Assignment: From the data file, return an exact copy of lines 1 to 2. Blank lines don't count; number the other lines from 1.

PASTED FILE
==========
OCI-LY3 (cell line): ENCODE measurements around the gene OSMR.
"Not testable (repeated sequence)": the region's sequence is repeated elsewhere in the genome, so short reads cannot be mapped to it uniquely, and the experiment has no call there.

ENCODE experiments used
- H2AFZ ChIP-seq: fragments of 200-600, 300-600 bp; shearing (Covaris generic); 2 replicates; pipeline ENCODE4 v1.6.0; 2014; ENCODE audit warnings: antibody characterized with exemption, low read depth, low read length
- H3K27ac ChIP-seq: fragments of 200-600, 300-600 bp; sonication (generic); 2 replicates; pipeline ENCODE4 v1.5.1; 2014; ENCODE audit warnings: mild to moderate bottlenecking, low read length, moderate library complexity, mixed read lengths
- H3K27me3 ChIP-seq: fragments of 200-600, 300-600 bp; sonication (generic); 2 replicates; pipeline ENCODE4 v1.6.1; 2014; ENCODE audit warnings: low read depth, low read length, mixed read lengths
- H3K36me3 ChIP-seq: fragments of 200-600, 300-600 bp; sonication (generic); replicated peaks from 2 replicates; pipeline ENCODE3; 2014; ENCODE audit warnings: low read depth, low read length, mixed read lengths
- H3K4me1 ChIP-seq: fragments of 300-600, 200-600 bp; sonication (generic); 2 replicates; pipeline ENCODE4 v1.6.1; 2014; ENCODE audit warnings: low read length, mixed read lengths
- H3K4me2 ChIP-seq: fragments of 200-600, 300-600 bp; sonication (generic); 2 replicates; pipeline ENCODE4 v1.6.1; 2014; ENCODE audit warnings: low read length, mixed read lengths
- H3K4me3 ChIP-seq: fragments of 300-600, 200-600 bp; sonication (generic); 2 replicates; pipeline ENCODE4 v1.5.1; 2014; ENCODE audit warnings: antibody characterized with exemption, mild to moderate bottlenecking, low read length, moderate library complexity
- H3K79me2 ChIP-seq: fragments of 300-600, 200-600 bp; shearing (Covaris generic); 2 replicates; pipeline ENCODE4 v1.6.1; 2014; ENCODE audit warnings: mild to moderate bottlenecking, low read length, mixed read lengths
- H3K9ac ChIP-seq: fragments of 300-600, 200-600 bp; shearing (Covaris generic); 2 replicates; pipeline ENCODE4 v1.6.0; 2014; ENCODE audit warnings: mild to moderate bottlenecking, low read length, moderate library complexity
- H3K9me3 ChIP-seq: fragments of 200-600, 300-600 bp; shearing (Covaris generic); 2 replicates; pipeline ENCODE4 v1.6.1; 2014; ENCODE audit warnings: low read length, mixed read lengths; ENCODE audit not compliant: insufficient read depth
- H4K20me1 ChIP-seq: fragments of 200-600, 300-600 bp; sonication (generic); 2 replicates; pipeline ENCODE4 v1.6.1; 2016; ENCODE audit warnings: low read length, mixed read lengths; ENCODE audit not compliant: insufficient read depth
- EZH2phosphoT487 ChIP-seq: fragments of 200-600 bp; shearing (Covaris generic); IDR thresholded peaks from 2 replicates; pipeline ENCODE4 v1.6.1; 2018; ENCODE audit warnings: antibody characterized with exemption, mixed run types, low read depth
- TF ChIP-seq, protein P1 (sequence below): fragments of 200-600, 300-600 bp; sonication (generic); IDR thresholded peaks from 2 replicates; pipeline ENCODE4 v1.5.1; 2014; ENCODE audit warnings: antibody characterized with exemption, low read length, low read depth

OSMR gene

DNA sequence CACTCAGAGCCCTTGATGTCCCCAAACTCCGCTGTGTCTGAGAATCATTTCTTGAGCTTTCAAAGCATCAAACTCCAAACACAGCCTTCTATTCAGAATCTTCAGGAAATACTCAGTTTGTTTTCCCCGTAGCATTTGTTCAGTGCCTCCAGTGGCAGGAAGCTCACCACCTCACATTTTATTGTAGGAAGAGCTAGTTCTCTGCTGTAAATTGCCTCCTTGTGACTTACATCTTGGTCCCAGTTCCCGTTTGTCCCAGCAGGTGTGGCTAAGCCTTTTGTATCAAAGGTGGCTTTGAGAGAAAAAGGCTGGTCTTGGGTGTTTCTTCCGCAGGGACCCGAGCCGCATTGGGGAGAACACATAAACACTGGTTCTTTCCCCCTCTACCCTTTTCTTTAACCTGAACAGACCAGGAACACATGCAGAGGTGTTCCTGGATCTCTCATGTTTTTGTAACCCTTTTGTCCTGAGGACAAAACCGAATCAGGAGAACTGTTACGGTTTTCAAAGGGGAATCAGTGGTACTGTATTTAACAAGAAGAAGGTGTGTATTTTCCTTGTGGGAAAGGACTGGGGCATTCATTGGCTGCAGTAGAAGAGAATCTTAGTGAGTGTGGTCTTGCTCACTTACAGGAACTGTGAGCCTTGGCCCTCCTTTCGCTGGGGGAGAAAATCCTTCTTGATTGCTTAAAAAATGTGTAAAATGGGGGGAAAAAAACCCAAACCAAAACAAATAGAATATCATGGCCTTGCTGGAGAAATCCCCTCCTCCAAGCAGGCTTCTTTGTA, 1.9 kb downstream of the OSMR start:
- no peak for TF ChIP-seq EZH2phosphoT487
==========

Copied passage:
OCI-LY3 (cell line): ENCODE measurements around the gene OSMR.
"Not testable (repeated sequence)": the region's sequence is repeated elsewhere in the genome, so short reads cannot be mapped to it uniquely, and the experiment has no call there.